12) The Funeral - The first bonus track features a somber instrumental by Jake One that is better than pretty much every beat actually featured on the album. The instrumental is banging and 50 rips it, spitting a story about visiting the funeral of a man that got shot by one of his boys.
"In a room full of people came to pay their respect
I just came to get a close look at nigga to check
That nigga dead as a doorknob. Stiff as a nail.
And my man, tomorrow he gonna get out of jail
ROR, trust me nigga, I know the law"
This one is fire. - 4/5

13) You Know - 50 Cent kicks some boastful rhymes over an Soul Professa instrumental that is ok at first, but started to get way to repetitive for me as the song went on. The chorus is kinda catchy, but this track is just ok. - 2.5/5

14) Flip On You (featuring Schoolboy Q) - Now THIS is dope. The final bonus track turns out to be one of my favorite songs on the entire project, with Curtis and TDE's Schoolboy Q both spitting fire over a beautiful Nascent instrumental centered around a vocal loop. The beat is banging and the rhymes from both emcees are on point. Absolute fire. - 4.75/5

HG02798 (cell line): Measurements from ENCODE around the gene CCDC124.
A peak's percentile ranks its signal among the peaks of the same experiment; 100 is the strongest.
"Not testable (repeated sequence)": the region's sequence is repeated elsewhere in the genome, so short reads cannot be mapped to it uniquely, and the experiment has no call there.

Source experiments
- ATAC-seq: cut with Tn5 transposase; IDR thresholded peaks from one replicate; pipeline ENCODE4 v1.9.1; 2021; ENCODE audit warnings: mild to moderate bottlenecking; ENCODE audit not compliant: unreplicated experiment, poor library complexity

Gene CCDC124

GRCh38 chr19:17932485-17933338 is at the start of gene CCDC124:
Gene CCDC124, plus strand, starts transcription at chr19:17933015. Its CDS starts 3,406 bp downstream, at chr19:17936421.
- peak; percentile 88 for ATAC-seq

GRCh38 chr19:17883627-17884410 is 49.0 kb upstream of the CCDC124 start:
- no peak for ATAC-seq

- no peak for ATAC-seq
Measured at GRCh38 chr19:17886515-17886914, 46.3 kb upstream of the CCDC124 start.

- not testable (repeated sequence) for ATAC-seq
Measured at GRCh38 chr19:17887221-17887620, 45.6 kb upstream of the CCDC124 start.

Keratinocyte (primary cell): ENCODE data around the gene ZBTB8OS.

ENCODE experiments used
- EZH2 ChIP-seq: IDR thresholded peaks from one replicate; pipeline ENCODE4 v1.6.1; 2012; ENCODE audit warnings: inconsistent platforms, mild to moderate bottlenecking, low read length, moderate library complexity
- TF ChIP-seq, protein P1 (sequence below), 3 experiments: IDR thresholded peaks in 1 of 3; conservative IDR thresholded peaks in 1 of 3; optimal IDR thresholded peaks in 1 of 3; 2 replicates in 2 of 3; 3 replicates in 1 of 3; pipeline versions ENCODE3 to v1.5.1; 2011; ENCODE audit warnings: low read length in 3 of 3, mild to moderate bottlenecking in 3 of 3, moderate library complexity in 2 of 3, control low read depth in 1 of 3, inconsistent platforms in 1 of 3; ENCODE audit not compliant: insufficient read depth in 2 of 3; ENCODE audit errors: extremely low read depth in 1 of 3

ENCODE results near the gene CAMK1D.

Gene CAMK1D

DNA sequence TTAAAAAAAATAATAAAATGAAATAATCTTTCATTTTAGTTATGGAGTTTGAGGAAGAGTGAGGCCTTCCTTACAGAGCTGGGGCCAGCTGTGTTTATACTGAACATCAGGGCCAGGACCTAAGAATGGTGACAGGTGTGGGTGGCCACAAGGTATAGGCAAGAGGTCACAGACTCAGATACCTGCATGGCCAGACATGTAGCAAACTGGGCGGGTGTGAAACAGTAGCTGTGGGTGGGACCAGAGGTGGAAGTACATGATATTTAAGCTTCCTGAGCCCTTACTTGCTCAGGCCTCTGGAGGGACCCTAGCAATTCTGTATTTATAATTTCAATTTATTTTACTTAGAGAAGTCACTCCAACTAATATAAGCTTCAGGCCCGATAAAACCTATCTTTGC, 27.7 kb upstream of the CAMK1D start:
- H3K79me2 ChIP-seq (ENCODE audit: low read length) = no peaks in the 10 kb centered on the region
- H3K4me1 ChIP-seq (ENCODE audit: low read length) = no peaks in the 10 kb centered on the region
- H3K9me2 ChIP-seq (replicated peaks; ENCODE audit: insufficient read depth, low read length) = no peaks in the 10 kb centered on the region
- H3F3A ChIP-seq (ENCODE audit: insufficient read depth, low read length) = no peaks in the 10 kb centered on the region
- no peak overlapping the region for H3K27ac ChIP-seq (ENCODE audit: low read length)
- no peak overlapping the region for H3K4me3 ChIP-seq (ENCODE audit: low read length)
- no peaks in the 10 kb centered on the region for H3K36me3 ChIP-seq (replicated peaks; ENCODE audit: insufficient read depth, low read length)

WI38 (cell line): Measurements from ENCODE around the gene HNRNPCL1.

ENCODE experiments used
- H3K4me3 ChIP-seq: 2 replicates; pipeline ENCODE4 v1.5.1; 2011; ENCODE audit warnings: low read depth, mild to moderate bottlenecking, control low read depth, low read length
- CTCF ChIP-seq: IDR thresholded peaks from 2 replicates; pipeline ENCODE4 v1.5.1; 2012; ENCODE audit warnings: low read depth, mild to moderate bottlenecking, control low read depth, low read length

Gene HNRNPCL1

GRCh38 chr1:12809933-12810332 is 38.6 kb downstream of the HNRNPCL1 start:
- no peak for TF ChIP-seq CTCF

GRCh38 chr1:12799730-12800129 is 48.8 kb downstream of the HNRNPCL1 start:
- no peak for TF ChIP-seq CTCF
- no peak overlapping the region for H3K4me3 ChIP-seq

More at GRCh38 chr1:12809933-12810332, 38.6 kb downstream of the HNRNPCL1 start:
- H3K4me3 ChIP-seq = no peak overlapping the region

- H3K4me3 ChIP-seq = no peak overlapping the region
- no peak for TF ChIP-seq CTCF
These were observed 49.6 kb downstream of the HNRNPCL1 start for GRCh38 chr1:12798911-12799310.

I'm going to rate the album

3 / 5

because its got some good tracks on it, but it has some filler as well. The beats are pretty hit or miss throughout, with some club tracks mixed in with the other more moody and hardcore instrumentals. Some of them are definitely bangers, but others fail to impress. As far as the rhymes go, 50 Cent doesn't do anything that he hasn't done before, kicking some of his usual street-orientated and boastful hustler raps while singing a good number of the hooks. The best conceptual track on the entire project ("The Funeral") ends up being only a bonus track on the deluxe edition of the album. Despite some real fire at the end, the album leaves me feeling like I've been there and done that before, which is a shame since its been quite a few years since 50's last release. It's not a bad album by any means, but there isn't really much on here besides the last few tracks that will make me want to go back and listen over and over.